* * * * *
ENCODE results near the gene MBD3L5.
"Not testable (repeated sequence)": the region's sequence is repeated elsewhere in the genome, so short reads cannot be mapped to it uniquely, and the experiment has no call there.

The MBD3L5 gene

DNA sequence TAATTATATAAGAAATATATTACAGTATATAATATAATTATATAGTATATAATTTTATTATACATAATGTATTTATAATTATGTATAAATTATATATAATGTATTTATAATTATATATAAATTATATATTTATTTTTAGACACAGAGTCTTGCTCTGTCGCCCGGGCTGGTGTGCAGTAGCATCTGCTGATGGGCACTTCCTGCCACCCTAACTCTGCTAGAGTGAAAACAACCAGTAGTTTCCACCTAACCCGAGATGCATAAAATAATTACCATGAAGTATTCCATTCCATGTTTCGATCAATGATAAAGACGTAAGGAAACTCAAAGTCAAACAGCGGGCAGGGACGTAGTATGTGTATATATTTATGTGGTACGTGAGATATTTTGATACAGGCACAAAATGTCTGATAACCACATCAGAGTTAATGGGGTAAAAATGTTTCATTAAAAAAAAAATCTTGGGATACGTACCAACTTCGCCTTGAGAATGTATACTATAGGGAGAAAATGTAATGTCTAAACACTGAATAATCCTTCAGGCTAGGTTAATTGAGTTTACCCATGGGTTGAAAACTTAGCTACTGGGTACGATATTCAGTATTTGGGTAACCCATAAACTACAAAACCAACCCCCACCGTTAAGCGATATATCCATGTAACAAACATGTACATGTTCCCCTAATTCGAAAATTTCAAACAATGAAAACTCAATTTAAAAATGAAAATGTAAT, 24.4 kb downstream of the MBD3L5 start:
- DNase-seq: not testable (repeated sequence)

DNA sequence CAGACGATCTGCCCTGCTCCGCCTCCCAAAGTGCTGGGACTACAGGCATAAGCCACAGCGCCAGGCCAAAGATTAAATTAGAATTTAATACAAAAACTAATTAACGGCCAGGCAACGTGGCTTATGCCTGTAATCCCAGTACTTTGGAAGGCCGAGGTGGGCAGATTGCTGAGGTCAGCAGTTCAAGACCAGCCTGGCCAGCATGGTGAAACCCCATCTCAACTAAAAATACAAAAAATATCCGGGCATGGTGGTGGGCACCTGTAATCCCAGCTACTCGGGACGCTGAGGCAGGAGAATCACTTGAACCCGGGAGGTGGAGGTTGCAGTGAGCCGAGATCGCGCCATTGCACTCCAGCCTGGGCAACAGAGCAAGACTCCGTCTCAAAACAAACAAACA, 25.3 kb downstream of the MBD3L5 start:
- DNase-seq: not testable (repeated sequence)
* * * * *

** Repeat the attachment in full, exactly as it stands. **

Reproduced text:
ENCODE results near the gene MBD3L5.
"Not testable (repeated sequence)": the region's sequence is repeated elsewhere in the genome, so short reads cannot be mapped to it uniquely, and the experiment has no call there.

The MBD3L5 gene

DNA sequence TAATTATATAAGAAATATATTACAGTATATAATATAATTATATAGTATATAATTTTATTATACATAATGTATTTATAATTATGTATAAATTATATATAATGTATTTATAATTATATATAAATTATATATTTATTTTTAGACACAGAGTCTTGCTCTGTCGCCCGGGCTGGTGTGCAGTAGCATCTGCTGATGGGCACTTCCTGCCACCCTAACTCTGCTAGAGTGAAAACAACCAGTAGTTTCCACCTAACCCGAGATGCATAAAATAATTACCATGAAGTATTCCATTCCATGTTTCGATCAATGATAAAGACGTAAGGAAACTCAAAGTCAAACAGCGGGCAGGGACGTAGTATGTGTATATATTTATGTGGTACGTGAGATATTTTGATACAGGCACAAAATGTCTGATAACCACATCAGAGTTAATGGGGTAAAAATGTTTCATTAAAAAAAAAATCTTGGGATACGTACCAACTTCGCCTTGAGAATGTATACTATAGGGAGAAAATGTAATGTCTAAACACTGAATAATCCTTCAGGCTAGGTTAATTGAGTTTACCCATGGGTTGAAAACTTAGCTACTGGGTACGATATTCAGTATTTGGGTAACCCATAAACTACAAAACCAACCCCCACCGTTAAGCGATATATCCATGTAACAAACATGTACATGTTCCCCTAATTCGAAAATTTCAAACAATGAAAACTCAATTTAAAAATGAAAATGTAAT, 24.4 kb downstream of the MBD3L5 start:
- DNase-seq: not testable (repeated sequence)

DNA sequence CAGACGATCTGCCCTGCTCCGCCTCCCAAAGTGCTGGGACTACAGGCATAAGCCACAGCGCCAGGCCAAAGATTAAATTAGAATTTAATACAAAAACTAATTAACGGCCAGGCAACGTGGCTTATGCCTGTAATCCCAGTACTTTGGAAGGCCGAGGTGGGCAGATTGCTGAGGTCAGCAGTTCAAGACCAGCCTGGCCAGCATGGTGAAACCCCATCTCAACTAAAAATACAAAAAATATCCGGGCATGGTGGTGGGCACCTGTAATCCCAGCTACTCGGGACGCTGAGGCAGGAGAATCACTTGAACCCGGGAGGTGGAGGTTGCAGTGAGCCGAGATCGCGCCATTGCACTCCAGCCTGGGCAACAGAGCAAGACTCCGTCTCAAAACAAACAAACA, 25.3 kb downstream of the MBD3L5 start:
- DNase-seq: not testable (repeated sequence)